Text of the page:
Crystal Cooper, ACLU National, 212-519-7894,
Carisa Cunningham, Gay & Lesbian Advocates & Defenders, 617-426-1350,
Lisa Hardaway, Lambda Legal 212-809-8585 ext. 266,
Erik Olvera, NCLR, 415-365-1324,

WASHINGTON – Counsel for plaintiffs from the Kentucky, Michigan, Ohio and Tennessee marriage lawsuits today announced that Mary L. Bonauto and Doug Hallward-Driemeier will represent the plaintiffs at the cases’ scheduled April 28 arguments before the U.S. Supreme Court.

Bonauto will present arguments for question 1: “Does the Fourteenth Amendment require a State to license a marriage between two people of the same sex?,” and Hallward-Driemeier for question 2: “Does the Fourteenth Amendment require a state to recognize a marriage between two people of the same sex when their marriage was lawfully licensed and performed out-of-state?.”

The American Civil Liberties Union, Gay & Lesbian Advocates & Defenders, Lambda Legal and the National Center for Lesbian Rights and private counsel partners representing couples and surviving spouses from Kentucky, Michigan, Ohio and Tennessee issued the following statement:

“We are thrilled to announce that Mary and Doug will make the case for our clients and for the millions of Americans whose fundamental rights hang in the balance. Mary Bonauto crafted and argued the case that made Massachusetts the first state with full marriage equality and she won the first rulings in federal court that the Defense of Marriage Act was unconstitutional.  She helped launch the marriage movement and will now help bring it across the finish line. Doug Hallward-Driemeier brings an impressive Supreme Court litigation background to the team, having argued before the Court fourteen times and filed more than 150 briefs in the Court, serving as Assistant to the Solicitor General in the U.S. Department of Justice, and providing pro bono representation in a number of other LGBT rights cases. As the legal team and advocates who have brought our community and our nation to this historic moment, we are proud to stand behind Mary and Doug, with all of our clients and all of the same-sex couples in this country who seek the freedom to marry and to have their marriages respected. ”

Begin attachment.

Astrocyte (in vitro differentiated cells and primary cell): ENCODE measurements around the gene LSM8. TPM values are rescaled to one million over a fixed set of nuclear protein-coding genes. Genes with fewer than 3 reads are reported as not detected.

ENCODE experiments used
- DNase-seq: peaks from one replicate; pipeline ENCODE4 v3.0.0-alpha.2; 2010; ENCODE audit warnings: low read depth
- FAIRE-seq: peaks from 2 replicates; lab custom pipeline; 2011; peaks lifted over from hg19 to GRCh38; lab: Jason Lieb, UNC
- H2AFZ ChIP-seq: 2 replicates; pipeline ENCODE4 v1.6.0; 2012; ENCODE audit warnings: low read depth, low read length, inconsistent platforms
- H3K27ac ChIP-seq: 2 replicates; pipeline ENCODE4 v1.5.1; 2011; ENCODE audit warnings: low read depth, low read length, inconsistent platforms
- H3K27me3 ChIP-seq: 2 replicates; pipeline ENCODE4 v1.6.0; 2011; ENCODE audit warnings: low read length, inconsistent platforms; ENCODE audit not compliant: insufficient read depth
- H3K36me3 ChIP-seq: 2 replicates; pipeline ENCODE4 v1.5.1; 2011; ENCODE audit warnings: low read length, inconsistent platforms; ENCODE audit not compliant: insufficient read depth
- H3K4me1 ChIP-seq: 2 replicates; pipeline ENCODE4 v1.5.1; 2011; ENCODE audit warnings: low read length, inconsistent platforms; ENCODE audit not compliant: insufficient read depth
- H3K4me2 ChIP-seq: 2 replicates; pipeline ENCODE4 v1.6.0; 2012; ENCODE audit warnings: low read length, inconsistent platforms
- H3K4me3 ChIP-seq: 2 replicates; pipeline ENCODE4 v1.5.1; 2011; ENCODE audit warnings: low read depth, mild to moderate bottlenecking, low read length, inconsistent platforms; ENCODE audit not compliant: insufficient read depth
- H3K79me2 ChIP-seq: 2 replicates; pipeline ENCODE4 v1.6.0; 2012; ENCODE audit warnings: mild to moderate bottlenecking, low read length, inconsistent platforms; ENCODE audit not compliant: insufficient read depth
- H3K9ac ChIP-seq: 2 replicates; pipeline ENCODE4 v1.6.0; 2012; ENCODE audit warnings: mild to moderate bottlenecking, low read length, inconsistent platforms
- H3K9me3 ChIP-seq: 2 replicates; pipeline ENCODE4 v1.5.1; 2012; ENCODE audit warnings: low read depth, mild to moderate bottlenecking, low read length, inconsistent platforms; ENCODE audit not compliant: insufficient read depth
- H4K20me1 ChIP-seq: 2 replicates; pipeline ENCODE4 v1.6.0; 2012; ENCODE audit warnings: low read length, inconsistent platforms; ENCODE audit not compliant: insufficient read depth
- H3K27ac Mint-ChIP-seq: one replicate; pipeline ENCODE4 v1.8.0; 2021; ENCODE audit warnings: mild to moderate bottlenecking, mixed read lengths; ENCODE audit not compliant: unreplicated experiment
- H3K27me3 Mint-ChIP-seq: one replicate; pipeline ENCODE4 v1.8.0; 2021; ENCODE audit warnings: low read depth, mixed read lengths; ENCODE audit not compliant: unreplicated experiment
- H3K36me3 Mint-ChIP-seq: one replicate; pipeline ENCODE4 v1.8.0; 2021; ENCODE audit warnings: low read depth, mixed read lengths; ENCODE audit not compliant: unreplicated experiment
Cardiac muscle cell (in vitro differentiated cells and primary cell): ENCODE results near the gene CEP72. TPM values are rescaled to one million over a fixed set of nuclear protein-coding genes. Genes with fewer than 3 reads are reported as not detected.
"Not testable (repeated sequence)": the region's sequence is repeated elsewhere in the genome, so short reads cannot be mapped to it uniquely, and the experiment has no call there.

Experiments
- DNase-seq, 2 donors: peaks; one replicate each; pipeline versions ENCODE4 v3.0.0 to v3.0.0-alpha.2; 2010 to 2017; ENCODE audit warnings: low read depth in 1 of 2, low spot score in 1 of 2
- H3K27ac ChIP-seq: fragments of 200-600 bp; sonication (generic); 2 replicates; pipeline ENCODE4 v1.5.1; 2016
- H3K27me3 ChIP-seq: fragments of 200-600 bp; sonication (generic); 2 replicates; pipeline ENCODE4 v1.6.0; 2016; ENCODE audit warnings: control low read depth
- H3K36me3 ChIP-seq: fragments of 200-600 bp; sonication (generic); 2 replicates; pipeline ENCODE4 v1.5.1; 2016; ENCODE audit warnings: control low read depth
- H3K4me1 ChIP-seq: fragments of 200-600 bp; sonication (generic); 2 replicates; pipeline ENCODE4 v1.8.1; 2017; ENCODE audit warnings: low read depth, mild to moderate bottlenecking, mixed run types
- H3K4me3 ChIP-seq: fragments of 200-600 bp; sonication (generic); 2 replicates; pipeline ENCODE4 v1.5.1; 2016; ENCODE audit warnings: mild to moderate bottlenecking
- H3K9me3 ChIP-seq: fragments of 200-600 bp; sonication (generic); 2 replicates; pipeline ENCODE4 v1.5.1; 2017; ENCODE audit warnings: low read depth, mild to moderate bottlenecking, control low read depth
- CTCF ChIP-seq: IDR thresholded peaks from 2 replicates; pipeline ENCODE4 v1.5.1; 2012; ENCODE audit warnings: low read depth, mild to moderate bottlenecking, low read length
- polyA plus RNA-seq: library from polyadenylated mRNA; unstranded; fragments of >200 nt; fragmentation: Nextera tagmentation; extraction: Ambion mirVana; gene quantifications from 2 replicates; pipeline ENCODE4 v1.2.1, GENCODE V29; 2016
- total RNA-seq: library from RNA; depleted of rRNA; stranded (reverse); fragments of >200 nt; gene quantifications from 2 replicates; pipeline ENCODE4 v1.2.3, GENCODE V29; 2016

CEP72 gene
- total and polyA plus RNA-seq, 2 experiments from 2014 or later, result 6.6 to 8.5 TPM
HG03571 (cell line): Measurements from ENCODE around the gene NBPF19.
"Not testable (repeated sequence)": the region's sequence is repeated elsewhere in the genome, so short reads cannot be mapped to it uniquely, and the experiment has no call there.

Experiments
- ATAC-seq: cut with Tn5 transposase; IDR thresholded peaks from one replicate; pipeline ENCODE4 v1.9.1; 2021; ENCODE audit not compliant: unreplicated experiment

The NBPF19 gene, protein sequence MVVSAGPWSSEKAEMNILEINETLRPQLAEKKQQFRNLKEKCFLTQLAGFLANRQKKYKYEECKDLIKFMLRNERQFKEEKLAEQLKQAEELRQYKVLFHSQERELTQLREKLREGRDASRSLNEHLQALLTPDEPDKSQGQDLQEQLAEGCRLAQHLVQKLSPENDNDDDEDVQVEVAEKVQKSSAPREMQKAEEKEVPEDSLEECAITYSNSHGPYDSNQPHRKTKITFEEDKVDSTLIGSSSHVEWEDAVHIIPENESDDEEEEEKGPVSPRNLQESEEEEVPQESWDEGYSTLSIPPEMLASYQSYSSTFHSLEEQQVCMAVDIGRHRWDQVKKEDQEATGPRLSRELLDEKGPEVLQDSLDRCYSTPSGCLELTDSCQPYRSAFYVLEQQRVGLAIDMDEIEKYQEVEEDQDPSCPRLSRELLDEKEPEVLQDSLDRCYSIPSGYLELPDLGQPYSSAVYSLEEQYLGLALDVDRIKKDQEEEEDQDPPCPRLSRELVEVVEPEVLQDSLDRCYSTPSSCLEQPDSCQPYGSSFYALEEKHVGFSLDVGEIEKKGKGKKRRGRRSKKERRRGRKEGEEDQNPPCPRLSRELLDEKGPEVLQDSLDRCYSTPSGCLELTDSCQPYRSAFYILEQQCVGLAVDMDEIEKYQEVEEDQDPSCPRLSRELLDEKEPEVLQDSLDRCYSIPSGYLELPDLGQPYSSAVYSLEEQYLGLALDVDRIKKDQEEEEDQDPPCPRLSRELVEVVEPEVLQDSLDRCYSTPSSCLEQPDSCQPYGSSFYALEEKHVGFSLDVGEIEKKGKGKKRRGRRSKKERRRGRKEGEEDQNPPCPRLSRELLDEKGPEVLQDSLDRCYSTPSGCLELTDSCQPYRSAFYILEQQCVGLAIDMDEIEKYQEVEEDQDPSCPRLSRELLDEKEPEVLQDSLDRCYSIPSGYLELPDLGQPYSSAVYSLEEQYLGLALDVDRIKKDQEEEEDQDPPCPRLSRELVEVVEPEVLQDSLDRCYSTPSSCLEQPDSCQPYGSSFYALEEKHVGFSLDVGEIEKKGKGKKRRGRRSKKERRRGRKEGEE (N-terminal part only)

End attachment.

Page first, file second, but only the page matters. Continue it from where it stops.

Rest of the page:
“I’m humbled to be standing up for the petitioners from Kentucky and Michigan who seek the freedom to marry, along with the Michigan team of Carole Stanyar, Dana Nessel, Ken Mogill, and Robert Sedler, and with support from the other legal teams in Kentucky, Ohio, and Tennessee,” said Mary L. Bonauto, Civil Rights Project Director at Gay and Lesbian Advocates and Defenders. “The road that we’ve all travelled to get here has been built by so many people who believe that marriage is a fundamental right for all people. Same-sex couples should not be excluded from the joy, the security, and the full citizenship signified by that institution. I believe the Court will give us a fair hearing, and I look forward to the day when all LGBT Americans will be able to marry the person they love.”

Said Doug Hallward-Driemeier: “It is an incredible honor to represent these devoted couples, who have already been lawfully married and established new families, in arguing to vindicate their right to have the states respect their marriages. The plaintiffs in these cases reflect the broad array of couples, from those together for three decades to those just starting young families, and the many instances in which married couples must cross state lines to work for a new employer, give birth at the nearest hospital, or seek out new opportunities. These couples deserve the same respect and stability that states grant other married couples and their families throughout every phase of life.”
The petitioner couples’ letter to the Court identifying the advocates for the April 28 argument can be found here.

More information about Bourke v. Beshear and Love v. Beshear, on the ACLU’s case page here:
More information about Deboer v.Snyder on GLAD’s case page here: or

More information about Henry v. Hodges on Lambda Legal’s case page here:
More information about Obergefell v. Hodges on ACLU’s case page here:
More information about Tanco v. Haslam, on NCLR’s case page here: